A day of creativity at ESE event


Zachary Mason, 6, center, uses pipe cleaners to make art during “Chicka Chicka Boom Boom,” a program held Friday morning at Metcalfe Elementary School.

ELIZABETH HAMILTON/Special to the Guardian
Published: Wednesday, February 20, 2013 at 2:24 p.m.
Last Modified: Wednesday, February 20, 2013 at 2:24 p.m.

Parents and their young children enjoyed a morning of activities that included making hats, storytelling, creating toys out of ordinary things, reading and acting out a story at "Chicka Chicka Boom Boom," a program hosted by the Exceptional Student Education Department and Parent Involvement.

It was held last Friday at Metcalfe Elementary School and also included the children receiving free books and supplies and door prizes.

The two-hour program was packed full with educational and fun activities that kept the children and their parents engaged. The first part of the program was a reading segment presented by Emily King, child find specialist with the Florida Diagnostic Resource System.

The second half included a Black History Month celebration presented by Dr. G.W. and Cynthia Mingo, community activists and retired educators, and storyteller Vivian Filer, a community activist and retired nurse.

"Everything is hands-on," said Barbara Henry, literacy coach of the PreK ESE Department. "We're promoting literacy and incorporating African-American History."

The reading activity segment of the program started with the children dancing to break the ice and get used to King, who went on to read "Chicka Chicka Boom Boom," a bestselling children's book written by Bill Martin Jr. and John Archambault and illustrated by Lois Ehlert.

Each child received a copy of "Chicka Chicka Boom Boom," along with a home activity packet containing scissors, crayons, cards, magnetic letters and other supplies. There also were door prizes that included gift cards to Walmart, fruit baskets, socks, books and other items.

Candace Rhodes, who brought four children ages 2-5, liked the way King interacted with the children and the positive way they responded to her.

Alonzo Mason and his wife, LaShaunda Mason, brought their two children, ages 6 and 7. Alonzo Mason found the program informative. "She (King) got the kids to read, and a lot of children don't get that," he said.

Filer captivated adults and children alike with her rhythmic folktales featuring poems by Paul Laurence Dunbar (1872-1906), a poet, novelist and playwright, and Eloise Greenfield, an author and poet.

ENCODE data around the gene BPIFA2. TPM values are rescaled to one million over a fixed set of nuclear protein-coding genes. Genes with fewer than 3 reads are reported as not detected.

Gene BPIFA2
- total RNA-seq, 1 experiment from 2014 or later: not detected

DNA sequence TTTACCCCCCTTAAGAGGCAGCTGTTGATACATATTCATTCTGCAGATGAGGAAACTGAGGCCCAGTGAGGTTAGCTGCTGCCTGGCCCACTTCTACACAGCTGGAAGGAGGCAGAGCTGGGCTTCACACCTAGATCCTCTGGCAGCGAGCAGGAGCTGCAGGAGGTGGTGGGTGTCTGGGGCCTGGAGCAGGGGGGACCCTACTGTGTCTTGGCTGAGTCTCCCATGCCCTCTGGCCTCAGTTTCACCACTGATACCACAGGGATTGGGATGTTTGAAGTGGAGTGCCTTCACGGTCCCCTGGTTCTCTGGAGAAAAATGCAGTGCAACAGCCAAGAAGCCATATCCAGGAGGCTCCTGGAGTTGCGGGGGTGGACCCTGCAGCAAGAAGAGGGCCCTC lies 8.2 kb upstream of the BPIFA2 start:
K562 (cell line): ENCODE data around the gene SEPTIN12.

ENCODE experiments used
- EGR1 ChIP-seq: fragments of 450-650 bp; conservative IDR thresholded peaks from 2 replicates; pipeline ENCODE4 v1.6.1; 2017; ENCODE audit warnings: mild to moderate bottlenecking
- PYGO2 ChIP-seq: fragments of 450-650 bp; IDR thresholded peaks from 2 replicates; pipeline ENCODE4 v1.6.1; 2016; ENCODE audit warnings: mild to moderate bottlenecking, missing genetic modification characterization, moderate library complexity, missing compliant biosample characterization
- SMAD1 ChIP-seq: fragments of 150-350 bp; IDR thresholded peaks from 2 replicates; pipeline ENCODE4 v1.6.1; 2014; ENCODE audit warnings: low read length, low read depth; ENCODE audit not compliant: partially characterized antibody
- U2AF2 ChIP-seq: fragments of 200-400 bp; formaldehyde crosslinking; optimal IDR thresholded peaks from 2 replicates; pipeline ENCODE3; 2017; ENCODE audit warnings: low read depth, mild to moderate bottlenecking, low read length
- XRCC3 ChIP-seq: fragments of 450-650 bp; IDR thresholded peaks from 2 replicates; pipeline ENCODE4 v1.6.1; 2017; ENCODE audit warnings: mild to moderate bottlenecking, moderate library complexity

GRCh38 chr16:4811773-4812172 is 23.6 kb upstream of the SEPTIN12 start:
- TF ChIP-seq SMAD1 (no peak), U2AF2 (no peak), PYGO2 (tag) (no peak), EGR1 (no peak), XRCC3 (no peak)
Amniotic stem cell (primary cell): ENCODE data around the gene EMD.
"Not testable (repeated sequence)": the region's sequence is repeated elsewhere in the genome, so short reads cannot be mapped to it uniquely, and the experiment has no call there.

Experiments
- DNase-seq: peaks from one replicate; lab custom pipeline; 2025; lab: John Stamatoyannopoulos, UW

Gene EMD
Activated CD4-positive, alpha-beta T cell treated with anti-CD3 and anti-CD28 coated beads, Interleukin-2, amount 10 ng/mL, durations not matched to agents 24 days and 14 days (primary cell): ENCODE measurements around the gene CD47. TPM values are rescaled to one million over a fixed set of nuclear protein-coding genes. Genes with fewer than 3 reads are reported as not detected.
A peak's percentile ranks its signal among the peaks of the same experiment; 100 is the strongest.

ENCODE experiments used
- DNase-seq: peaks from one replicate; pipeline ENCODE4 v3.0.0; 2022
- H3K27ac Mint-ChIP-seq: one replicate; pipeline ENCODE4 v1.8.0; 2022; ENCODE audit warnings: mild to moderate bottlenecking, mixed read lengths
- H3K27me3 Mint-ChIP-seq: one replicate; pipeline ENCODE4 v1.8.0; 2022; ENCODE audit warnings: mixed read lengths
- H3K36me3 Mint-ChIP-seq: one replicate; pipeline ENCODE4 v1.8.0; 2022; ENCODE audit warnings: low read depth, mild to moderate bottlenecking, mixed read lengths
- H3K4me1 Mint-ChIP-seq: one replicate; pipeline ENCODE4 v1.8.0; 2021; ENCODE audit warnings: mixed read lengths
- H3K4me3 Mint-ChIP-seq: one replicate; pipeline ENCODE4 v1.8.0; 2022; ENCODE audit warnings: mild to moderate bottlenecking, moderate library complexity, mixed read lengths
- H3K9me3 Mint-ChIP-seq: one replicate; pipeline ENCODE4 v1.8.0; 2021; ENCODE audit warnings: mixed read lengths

Cynthia Mingo talked about famous African Americans, including Dorothy Height (1912-2010), a civil rights activist who fought for women's rights and African-American rights as the president of the National Council of Negro Women; Harriet Tubman (1820-1913), an African-American abolitionist, humanitarian, and Union spy during the American Civil War, and George Washington Carver (1864-1943), a scientist, botanist, educator and inventor.

G.W. Mingo talked about toys he made as a child when his parents couldn't afford to buy them. "We didn't have toys and we had to improvise," he said.

He demonstrated a kite made from paper and string, a toy made from two cans with a string, and a doll made from a Coca Cola bottle with string for hair.

To illustrate the spirit of the inventor, Cynthia Mingo read a book titled, "Galimoto," by Karen Williams. The story centered on Kodi, an African boy who sets out to collect scraps of wire in his determination to make a toy.

In recognition of Height's love of hats, a little girl in the group had an opportunity to create a purple hat from paper and tulle netting. The boys used pipe cleaners in various colors to create toys, including a helicopter, balloons and other items.

LaShaunda Mason enjoyed the entire program, especially the Black History Month segment, and Filer's storytelling.

"This is an important program," said LaShaunda Mason. "I'm trying to teach my children about black history. I like her (Filer) appearance. When she told the story about the train, I felt like I was in the train. She interacted with the kids and the audience. I loved that."

Julius Seabrook, Henry's grandson and a senior at Buchholz High School, helped with the program and earned community service hours. "I liked the way the kids showed creativity and got involved," Julius said.

Henry was pleased with the turnout. "I wish there were more people," Henry said. "But I'm thankful for the ones that came. All I can offer is opportunity."

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